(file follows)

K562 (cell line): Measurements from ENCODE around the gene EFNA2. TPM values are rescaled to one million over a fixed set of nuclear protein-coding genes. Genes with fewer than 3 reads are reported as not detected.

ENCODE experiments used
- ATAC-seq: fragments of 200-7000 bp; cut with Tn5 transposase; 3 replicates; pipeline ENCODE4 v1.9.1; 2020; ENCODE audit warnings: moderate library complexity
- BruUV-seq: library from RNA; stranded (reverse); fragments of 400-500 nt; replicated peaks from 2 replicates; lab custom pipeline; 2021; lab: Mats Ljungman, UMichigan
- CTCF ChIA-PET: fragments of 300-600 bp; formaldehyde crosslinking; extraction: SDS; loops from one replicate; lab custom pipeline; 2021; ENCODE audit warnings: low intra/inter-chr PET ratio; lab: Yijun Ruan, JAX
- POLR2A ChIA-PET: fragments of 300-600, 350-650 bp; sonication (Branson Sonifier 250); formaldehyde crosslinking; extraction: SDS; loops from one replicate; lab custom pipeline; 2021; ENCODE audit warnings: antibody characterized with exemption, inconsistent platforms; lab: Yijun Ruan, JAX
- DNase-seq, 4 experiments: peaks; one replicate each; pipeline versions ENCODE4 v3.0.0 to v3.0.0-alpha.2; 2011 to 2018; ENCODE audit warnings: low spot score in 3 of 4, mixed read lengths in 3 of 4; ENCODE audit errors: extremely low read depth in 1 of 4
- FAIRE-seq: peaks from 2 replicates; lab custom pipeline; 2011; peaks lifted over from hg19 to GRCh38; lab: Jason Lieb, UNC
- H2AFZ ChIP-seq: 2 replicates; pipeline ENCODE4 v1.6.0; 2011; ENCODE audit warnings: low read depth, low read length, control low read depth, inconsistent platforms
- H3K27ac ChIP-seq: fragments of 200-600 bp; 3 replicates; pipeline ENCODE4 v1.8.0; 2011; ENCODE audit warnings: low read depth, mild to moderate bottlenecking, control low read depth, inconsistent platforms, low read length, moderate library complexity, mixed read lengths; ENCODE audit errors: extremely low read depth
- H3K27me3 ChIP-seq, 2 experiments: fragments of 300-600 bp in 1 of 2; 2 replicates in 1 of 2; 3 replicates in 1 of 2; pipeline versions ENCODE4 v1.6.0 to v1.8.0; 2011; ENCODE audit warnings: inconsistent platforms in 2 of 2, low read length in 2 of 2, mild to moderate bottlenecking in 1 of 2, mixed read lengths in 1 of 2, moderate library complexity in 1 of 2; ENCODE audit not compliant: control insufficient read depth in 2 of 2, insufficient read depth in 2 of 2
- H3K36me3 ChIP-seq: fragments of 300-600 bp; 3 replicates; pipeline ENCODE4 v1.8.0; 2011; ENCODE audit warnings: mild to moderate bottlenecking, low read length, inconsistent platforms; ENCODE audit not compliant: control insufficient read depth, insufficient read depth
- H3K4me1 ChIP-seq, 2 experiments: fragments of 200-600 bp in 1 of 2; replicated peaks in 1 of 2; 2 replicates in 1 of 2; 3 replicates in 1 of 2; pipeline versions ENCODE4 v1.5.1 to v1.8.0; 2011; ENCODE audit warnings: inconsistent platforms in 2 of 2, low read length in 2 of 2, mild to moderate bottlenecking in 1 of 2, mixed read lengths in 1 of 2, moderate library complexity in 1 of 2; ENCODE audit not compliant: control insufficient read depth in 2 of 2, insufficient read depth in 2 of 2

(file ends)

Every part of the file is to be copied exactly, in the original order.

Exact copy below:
K562 (cell line): Measurements from ENCODE around the gene EFNA2. TPM values are rescaled to one million over a fixed set of nuclear protein-coding genes. Genes with fewer than 3 reads are reported as not detected.

ENCODE experiments used
- ATAC-seq: fragments of 200-7000 bp; cut with Tn5 transposase; 3 replicates; pipeline ENCODE4 v1.9.1; 2020; ENCODE audit warnings: moderate library complexity
- BruUV-seq: library from RNA; stranded (reverse); fragments of 400-500 nt; replicated peaks from 2 replicates; lab custom pipeline; 2021; lab: Mats Ljungman, UMichigan
- CTCF ChIA-PET: fragments of 300-600 bp; formaldehyde crosslinking; extraction: SDS; loops from one replicate; lab custom pipeline; 2021; ENCODE audit warnings: low intra/inter-chr PET ratio; lab: Yijun Ruan, JAX
- POLR2A ChIA-PET: fragments of 300-600, 350-650 bp; sonication (Branson Sonifier 250); formaldehyde crosslinking; extraction: SDS; loops from one replicate; lab custom pipeline; 2021; ENCODE audit warnings: antibody characterized with exemption, inconsistent platforms; lab: Yijun Ruan, JAX
- DNase-seq, 4 experiments: peaks; one replicate each; pipeline versions ENCODE4 v3.0.0 to v3.0.0-alpha.2; 2011 to 2018; ENCODE audit warnings: low spot score in 3 of 4, mixed read lengths in 3 of 4; ENCODE audit errors: extremely low read depth in 1 of 4
- FAIRE-seq: peaks from 2 replicates; lab custom pipeline; 2011; peaks lifted over from hg19 to GRCh38; lab: Jason Lieb, UNC
- H2AFZ ChIP-seq: 2 replicates; pipeline ENCODE4 v1.6.0; 2011; ENCODE audit warnings: low read depth, low read length, control low read depth, inconsistent platforms
- H3K27ac ChIP-seq: fragments of 200-600 bp; 3 replicates; pipeline ENCODE4 v1.8.0; 2011; ENCODE audit warnings: low read depth, mild to moderate bottlenecking, control low read depth, inconsistent platforms, low read length, moderate library complexity, mixed read lengths; ENCODE audit errors: extremely low read depth
- H3K27me3 ChIP-seq, 2 experiments: fragments of 300-600 bp in 1 of 2; 2 replicates in 1 of 2; 3 replicates in 1 of 2; pipeline versions ENCODE4 v1.6.0 to v1.8.0; 2011; ENCODE audit warnings: inconsistent platforms in 2 of 2, low read length in 2 of 2, mild to moderate bottlenecking in 1 of 2, mixed read lengths in 1 of 2, moderate library complexity in 1 of 2; ENCODE audit not compliant: control insufficient read depth in 2 of 2, insufficient read depth in 2 of 2
- H3K36me3 ChIP-seq: fragments of 300-600 bp; 3 replicates; pipeline ENCODE4 v1.8.0; 2011; ENCODE audit warnings: mild to moderate bottlenecking, low read length, inconsistent platforms; ENCODE audit not compliant: control insufficient read depth, insufficient read depth
- H3K4me1 ChIP-seq, 2 experiments: fragments of 200-600 bp in 1 of 2; replicated peaks in 1 of 2; 2 replicates in 1 of 2; 3 replicates in 1 of 2; pipeline versions ENCODE4 v1.5.1 to v1.8.0; 2011; ENCODE audit warnings: inconsistent platforms in 2 of 2, low read length in 2 of 2, mild to moderate bottlenecking in 1 of 2, mixed read lengths in 1 of 2, moderate library complexity in 1 of 2; ENCODE audit not compliant: control insufficient read depth in 2 of 2, insufficient read depth in 2 of 2